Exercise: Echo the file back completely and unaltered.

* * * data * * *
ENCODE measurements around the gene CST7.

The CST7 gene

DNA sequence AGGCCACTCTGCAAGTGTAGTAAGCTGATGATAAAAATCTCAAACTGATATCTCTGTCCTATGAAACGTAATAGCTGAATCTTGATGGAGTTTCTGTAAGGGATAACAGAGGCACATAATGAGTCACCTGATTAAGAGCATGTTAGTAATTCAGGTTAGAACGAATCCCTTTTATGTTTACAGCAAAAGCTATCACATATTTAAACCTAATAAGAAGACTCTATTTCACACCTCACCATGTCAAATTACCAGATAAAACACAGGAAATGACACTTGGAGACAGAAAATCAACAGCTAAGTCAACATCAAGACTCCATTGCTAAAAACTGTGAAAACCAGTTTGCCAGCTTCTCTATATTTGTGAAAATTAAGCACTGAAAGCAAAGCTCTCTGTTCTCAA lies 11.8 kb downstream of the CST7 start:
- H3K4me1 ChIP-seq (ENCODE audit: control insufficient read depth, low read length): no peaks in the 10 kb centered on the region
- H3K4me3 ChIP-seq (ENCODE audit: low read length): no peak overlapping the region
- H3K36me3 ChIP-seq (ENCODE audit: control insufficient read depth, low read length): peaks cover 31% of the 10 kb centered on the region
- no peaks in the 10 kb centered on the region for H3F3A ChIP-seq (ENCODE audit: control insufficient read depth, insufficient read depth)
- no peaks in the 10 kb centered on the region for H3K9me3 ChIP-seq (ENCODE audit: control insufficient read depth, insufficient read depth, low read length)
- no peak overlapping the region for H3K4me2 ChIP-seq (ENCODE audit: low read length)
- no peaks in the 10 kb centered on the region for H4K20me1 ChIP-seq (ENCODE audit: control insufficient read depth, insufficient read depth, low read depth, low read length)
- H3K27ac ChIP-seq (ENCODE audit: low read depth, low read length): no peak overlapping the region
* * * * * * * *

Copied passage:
ENCODE measurements around the gene CST7.

The CST7 gene

DNA sequence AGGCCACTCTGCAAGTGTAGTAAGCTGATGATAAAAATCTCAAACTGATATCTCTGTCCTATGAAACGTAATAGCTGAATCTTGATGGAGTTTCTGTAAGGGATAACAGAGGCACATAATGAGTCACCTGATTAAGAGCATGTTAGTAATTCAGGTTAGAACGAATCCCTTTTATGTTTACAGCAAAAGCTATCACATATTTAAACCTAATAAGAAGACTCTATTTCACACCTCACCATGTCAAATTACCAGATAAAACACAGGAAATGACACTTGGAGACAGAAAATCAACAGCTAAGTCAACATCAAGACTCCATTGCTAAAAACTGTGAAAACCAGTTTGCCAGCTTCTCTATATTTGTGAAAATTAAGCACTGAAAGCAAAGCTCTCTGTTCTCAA lies 11.8 kb downstream of the CST7 start:
- H3K4me1 ChIP-seq (ENCODE audit: control insufficient read depth, low read length): no peaks in the 10 kb centered on the region
- H3K4me3 ChIP-seq (ENCODE audit: low read length): no peak overlapping the region
- H3K36me3 ChIP-seq (ENCODE audit: control insufficient read depth, low read length): peaks cover 31% of the 10 kb centered on the region
- no peaks in the 10 kb centered on the region for H3F3A ChIP-seq (ENCODE audit: control insufficient read depth, insufficient read depth)
- no peaks in the 10 kb centered on the region for H3K9me3 ChIP-seq (ENCODE audit: control insufficient read depth, insufficient read depth, low read length)
- no peak overlapping the region for H3K4me2 ChIP-seq (ENCODE audit: low read length)
- no peaks in the 10 kb centered on the region for H4K20me1 ChIP-seq (ENCODE audit: control insufficient read depth, insufficient read depth, low read depth, low read length)
- H3K27ac ChIP-seq (ENCODE audit: low read depth, low read length): no peak overlapping the region